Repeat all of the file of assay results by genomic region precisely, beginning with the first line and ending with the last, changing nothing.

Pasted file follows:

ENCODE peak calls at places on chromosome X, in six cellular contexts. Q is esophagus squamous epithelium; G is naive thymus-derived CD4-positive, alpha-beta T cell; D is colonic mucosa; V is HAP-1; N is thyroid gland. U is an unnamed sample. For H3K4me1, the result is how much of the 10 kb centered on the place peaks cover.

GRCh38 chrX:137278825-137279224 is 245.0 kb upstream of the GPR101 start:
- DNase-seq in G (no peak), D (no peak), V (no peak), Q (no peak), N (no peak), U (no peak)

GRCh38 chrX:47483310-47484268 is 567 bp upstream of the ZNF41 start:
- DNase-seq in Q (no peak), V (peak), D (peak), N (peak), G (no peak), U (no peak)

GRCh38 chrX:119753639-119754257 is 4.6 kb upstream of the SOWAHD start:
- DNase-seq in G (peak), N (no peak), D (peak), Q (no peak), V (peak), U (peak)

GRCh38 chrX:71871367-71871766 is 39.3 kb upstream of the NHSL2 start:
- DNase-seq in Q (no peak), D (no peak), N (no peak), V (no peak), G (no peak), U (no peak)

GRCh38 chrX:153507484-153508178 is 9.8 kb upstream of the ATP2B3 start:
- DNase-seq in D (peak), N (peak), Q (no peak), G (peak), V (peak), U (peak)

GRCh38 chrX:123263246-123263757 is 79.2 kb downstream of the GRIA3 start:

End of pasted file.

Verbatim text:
ENCODE peak calls at places on chromosome X, in six cellular contexts. Q is esophagus squamous epithelium; G is naive thymus-derived CD4-positive, alpha-beta T cell; D is colonic mucosa; V is HAP-1; N is thyroid gland. U is an unnamed sample. For H3K4me1, the result is how much of the 10 kb centered on the place peaks cover.

GRCh38 chrX:137278825-137279224 is 245.0 kb upstream of the GPR101 start:
- DNase-seq in G (no peak), D (no peak), V (no peak), Q (no peak), N (no peak), U (no peak)

GRCh38 chrX:47483310-47484268 is 567 bp upstream of the ZNF41 start:
- DNase-seq in Q (no peak), V (peak), D (peak), N (peak), G (no peak), U (no peak)

GRCh38 chrX:119753639-119754257 is 4.6 kb upstream of the SOWAHD start:
- DNase-seq in G (peak), N (no peak), D (peak), Q (no peak), V (peak), U (peak)

GRCh38 chrX:71871367-71871766 is 39.3 kb upstream of the NHSL2 start:
- DNase-seq in Q (no peak), D (no peak), N (no peak), V (no peak), G (no peak), U (no peak)

GRCh38 chrX:153507484-153508178 is 9.8 kb upstream of the ATP2B3 start:
- DNase-seq in D (peak), N (peak), Q (no peak), G (peak), V (peak), U (peak)

GRCh38 chrX:123263246-123263757 is 79.2 kb downstream of the GRIA3 start: